Technology has definitely affected how the blog runs and how we connect with others. We’ve been able to connect to a larger community of artists and listeners through the video sessions that we’ve done and put on YouTube, especially thanks to our session with Peach Pit. They’ve got a massive online following that really seemed to enjoy their session and the ones we’ve done since.
Additionally, I’ve been doing a ton of traveling this year and Instagram has allowed me to connect with lots of bands, labels, and radio personalities across the globe. It’s also allowed me to take the blog’s followers along for the ride. I post a lot of live videos of bands I’m seeing abroad and at home and always get feedback about people finding new bands to love through those Instagram stories.
What’s something you’ve done with the blog that you’re particularly proud of?
I’m particularly proud of our video sessions. They have always been very personalized pieces of content that are meant to match both the band and song. If you watch through them over time, I think it really shows. Our best sessions are the ones where the band went with our whacky ideas and really let loose. These sessions would never be possibly without Bob Sweeney on video and Jake Detwiler on sound. They do such a good job that I’m often asked if these sessions are really live (and yes they are). In moving to Portland, the future of the sessions is uncertain at the moment and I’m already missing the joy in the creativity of putting them together.
Are there any changes you’d like to see in the music industry?
In truth, it would be great if the industry could be more economically stable as to be able to fully support a larger array of those working within it. But beyond that much larger goal, I would love to see people open their ears and hearts to new music earlier. We’ve been asked to take down or adjust a lot of posts for artists who end up re-releasing EPs, albums, and songs we’ve loved for a long time. A lot of time people who follow music blogs or are actively searching for new music are looking for things that are already familiar. I think it’s important to listen to at least one or two completely new things each day.
Any tips for making or customising a creative workspace?
You always need to have a pair of headphones, a good wifi connection, and a snack. I’m not one for routine so I’m always posting from different places. In my recent travels, I’ve been posting from remote Starbucks in Orlando and from a friend’s work computer in Scotland. Some of my best work has also come from isolating myself in a coffee shop. As long as you can focus, you’re set!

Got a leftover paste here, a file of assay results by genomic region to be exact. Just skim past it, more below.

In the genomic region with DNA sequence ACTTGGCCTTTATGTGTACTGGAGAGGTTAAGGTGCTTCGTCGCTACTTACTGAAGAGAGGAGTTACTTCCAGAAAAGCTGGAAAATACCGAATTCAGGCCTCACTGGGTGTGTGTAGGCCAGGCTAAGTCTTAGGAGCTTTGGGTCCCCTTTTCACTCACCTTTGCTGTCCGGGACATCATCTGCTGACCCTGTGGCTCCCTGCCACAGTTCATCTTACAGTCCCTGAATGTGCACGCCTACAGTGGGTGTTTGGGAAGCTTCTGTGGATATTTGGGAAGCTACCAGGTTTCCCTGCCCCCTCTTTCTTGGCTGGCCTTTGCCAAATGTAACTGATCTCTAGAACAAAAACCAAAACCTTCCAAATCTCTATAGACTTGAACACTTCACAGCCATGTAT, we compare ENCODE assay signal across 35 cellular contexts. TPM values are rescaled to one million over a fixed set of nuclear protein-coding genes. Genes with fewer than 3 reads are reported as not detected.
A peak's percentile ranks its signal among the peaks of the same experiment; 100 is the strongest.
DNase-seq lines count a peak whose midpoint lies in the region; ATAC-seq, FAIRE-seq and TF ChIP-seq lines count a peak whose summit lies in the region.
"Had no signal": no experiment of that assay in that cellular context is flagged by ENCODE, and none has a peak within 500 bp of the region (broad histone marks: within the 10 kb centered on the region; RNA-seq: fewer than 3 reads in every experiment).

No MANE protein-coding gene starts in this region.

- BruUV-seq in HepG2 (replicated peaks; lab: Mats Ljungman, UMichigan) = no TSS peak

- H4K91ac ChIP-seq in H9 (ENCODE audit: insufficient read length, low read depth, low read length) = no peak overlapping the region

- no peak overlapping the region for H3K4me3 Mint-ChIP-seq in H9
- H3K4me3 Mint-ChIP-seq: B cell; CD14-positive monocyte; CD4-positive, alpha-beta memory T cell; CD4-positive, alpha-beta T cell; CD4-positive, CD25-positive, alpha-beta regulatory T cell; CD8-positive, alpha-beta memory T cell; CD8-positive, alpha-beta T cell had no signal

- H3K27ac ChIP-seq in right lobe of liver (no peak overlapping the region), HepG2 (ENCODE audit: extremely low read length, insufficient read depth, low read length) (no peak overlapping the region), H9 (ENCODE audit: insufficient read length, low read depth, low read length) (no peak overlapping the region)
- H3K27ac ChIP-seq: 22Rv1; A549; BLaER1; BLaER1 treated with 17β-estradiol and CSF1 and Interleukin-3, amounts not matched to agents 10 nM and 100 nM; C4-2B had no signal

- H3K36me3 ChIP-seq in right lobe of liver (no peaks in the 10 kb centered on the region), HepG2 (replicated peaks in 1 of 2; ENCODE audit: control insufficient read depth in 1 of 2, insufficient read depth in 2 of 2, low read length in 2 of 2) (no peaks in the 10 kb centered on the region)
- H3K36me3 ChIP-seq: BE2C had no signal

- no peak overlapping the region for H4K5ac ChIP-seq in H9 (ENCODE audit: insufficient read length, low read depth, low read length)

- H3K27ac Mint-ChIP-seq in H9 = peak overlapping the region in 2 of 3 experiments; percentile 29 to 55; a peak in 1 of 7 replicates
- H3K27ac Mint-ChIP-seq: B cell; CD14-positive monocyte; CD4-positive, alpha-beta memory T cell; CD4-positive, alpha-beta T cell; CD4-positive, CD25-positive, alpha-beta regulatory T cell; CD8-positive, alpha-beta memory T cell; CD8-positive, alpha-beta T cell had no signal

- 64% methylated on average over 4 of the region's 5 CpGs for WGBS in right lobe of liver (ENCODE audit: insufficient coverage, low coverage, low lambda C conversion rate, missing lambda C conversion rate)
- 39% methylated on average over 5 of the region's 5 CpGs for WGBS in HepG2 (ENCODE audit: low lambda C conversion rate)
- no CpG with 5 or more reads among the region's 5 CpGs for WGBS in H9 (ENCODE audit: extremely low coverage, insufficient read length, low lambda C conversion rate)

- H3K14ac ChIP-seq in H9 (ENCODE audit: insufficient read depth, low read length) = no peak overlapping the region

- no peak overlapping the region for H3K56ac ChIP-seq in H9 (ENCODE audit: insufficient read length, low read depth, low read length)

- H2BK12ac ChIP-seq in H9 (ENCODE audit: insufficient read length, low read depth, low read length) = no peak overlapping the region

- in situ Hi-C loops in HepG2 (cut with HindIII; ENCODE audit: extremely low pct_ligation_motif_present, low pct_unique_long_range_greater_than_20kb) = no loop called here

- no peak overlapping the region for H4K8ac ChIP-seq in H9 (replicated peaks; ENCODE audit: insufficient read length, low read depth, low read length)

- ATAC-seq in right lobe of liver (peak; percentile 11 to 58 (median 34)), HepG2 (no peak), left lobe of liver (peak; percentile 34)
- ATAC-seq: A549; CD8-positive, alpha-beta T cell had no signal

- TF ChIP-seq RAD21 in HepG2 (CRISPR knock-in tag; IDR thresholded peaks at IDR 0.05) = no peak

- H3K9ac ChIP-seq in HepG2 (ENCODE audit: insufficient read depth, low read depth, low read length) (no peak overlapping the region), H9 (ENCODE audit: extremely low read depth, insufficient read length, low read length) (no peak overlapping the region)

What advice would you give to someone looking to start their own blog?
Do it! Getting started is the hardest part. It’s not something that happens overnight and it has to be something that you really love. But, it easy to keep it moving once you get it going. Don’t set specific constraints for yourself about what to post and when until you’ve really got a good idea of what you want to do on a larger scale.
Also, I think it’s important to never be afraid to send an inquiry email about a piece you’d like to do. The worst that can happen is that you get a no (or no response at all) and then you just try again with the next piece. It will always work out if it’s meant to be.
Who do you think we should speak to next?
I think it would be fascinating to hear the logistics and ideas behind any of the viral YouTube channels that exclusively share music, namely TheLazyLazyMe or David Dean Burkhart. Both of these I’ve used consistently to find new music and have heard others also do the same. Being that the format is really truncated from a traditional blog, it would be great to know how they do what they do so well.
You can find more music Adafruit is loving right now in our ongoing MusicMakers (feat. Frankie Cosmos, Jeffrey Lewis, Bedbug, Pom Pom Squad, Art Brut and more) and TrackTalk features (with Trust Fund, Shay Spence and Haiku Salut). If you missed the previous TasteMakers features with The Grey Estates, Various Small Flames, phluff, Alcopop! Records, The Alternative and Stories About Music then you can read those here.
This week I’m enjoying: